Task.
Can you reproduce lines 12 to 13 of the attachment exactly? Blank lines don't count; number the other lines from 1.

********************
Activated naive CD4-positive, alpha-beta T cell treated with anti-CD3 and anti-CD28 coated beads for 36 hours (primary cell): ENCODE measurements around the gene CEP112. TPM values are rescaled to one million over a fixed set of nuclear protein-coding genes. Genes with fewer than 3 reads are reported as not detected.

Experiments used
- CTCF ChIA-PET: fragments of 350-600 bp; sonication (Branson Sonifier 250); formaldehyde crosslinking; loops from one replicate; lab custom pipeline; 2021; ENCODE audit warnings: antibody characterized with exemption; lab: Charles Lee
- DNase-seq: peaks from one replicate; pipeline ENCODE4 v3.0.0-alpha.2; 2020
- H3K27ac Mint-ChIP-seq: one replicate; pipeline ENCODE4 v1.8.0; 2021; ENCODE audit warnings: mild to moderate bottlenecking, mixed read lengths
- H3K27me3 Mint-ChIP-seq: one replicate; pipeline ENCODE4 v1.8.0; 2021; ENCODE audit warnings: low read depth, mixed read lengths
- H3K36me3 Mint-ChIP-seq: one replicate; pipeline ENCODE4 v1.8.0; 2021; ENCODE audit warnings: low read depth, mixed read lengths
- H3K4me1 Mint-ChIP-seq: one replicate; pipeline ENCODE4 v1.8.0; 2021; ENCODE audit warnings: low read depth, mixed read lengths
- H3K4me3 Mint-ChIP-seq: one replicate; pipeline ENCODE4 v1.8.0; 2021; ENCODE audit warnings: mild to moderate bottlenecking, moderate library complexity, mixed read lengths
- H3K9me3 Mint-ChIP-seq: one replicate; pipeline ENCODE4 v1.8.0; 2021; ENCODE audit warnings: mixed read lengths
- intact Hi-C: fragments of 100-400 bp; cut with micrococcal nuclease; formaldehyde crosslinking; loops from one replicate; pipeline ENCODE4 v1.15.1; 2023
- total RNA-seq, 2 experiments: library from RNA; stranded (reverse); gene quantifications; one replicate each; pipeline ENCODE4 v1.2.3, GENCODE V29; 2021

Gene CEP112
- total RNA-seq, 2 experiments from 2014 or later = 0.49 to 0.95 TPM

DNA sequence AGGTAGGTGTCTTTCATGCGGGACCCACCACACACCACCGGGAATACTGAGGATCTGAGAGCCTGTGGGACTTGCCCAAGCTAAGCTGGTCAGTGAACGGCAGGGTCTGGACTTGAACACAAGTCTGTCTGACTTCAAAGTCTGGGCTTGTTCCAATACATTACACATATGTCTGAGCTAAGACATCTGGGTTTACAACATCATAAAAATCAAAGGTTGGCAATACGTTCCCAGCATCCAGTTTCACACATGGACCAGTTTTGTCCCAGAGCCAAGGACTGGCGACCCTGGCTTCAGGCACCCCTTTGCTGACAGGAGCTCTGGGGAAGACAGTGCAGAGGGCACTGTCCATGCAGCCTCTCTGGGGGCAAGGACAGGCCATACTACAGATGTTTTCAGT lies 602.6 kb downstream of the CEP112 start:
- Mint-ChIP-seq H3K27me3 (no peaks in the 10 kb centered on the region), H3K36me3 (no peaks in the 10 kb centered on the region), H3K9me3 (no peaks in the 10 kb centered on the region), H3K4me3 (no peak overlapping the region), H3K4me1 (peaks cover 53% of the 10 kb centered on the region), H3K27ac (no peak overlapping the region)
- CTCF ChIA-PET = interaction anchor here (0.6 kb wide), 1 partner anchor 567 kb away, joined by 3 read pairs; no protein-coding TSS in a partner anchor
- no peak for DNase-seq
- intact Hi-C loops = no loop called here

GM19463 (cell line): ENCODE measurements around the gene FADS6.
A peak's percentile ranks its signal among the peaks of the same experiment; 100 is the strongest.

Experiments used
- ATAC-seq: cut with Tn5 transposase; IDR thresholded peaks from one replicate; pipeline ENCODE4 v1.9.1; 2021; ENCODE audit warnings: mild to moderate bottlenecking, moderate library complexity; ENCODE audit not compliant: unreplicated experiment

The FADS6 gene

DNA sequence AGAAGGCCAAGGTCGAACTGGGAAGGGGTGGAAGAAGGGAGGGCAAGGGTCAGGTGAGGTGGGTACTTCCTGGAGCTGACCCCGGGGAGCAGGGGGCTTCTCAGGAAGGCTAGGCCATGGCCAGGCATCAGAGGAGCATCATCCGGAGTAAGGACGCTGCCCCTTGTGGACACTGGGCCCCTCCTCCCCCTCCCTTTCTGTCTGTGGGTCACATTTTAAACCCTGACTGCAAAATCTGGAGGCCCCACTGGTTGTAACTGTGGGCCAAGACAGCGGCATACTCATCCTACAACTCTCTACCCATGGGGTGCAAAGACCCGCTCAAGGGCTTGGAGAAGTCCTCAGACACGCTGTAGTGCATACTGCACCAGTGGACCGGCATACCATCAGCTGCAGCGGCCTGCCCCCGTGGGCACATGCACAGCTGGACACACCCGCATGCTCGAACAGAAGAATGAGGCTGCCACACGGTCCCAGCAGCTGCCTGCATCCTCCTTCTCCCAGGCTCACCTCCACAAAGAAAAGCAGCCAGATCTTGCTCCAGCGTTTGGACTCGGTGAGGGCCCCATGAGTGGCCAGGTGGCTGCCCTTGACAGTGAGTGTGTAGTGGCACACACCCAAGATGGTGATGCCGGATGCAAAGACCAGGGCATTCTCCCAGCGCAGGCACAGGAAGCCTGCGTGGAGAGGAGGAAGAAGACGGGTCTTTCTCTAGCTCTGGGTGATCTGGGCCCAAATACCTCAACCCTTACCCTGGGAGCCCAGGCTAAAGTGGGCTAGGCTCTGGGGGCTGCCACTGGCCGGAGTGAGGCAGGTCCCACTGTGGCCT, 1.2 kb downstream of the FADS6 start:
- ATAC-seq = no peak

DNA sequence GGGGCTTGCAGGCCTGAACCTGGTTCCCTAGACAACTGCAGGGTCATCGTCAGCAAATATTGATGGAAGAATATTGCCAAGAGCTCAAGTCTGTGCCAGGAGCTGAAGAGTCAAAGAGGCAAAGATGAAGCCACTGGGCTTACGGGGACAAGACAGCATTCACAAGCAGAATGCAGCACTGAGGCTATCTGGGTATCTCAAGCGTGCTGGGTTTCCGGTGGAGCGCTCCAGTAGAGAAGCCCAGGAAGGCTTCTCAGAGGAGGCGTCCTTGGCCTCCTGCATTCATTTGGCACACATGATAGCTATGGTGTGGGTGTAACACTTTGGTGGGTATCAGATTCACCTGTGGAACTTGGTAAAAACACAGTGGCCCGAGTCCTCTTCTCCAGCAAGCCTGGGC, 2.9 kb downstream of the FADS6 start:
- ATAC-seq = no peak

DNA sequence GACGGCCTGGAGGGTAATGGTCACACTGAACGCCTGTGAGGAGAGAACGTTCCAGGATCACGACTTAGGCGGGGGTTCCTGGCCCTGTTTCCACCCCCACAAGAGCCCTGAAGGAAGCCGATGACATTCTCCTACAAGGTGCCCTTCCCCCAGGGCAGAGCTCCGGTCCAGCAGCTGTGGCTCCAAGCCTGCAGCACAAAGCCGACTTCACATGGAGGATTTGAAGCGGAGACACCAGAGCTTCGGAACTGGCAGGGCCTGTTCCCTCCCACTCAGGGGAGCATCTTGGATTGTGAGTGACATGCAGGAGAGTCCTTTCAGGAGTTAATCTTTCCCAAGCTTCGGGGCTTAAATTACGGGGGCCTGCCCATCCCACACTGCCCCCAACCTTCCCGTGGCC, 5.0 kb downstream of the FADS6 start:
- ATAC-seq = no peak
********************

- total RNA-seq, 2 experiments: library from RNA; stranded (reverse); gene quantifications; one replicate each; pipeline ENCODE4 v1.2.3, GENCODE V29; 2021

Gene CEP112